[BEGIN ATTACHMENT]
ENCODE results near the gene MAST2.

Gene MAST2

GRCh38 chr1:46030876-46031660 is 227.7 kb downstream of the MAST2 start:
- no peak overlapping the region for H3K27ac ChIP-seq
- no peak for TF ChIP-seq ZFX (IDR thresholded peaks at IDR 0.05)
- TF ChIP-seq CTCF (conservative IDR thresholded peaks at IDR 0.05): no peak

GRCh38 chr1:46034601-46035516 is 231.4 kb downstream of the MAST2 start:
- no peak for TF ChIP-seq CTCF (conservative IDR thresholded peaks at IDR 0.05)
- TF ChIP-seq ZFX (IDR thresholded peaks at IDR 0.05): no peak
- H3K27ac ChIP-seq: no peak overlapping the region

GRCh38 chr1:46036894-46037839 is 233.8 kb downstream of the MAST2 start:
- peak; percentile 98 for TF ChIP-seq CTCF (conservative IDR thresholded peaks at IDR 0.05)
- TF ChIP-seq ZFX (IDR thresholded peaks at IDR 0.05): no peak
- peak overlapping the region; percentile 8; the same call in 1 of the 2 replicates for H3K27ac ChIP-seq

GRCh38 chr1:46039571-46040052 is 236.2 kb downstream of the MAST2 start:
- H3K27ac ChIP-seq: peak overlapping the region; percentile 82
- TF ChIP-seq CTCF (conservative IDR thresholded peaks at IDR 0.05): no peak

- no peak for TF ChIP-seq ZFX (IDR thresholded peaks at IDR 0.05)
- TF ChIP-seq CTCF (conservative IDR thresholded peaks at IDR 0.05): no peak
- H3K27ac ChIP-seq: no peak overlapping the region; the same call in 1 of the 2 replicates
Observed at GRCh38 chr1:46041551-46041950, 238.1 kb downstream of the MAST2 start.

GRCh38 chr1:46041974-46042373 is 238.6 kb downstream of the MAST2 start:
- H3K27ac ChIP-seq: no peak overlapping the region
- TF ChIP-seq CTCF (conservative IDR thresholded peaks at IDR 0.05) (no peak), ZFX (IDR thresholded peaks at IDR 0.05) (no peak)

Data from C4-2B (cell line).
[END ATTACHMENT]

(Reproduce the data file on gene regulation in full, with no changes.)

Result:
ENCODE results near the gene MAST2.

Gene MAST2

GRCh38 chr1:46030876-46031660 is 227.7 kb downstream of the MAST2 start:
- no peak overlapping the region for H3K27ac ChIP-seq
- no peak for TF ChIP-seq ZFX (IDR thresholded peaks at IDR 0.05)
- TF ChIP-seq CTCF (conservative IDR thresholded peaks at IDR 0.05): no peak

GRCh38 chr1:46034601-46035516 is 231.4 kb downstream of the MAST2 start:
- no peak for TF ChIP-seq CTCF (conservative IDR thresholded peaks at IDR 0.05)
- TF ChIP-seq ZFX (IDR thresholded peaks at IDR 0.05): no peak
- H3K27ac ChIP-seq: no peak overlapping the region

GRCh38 chr1:46036894-46037839 is 233.8 kb downstream of the MAST2 start:
- peak; percentile 98 for TF ChIP-seq CTCF (conservative IDR thresholded peaks at IDR 0.05)
- TF ChIP-seq ZFX (IDR thresholded peaks at IDR 0.05): no peak
- peak overlapping the region; percentile 8; the same call in 1 of the 2 replicates for H3K27ac ChIP-seq

GRCh38 chr1:46039571-46040052 is 236.2 kb downstream of the MAST2 start:
- H3K27ac ChIP-seq: peak overlapping the region; percentile 82
- TF ChIP-seq CTCF (conservative IDR thresholded peaks at IDR 0.05): no peak

- no peak for TF ChIP-seq ZFX (IDR thresholded peaks at IDR 0.05)
- TF ChIP-seq CTCF (conservative IDR thresholded peaks at IDR 0.05): no peak
- H3K27ac ChIP-seq: no peak overlapping the region; the same call in 1 of the 2 replicates
Observed at GRCh38 chr1:46041551-46041950, 238.1 kb downstream of the MAST2 start.

GRCh38 chr1:46041974-46042373 is 238.6 kb downstream of the MAST2 start:
- H3K27ac ChIP-seq: no peak overlapping the region
- TF ChIP-seq CTCF (conservative IDR thresholded peaks at IDR 0.05) (no peak), ZFX (IDR thresholded peaks at IDR 0.05) (no peak)

Data from C4-2B (cell line).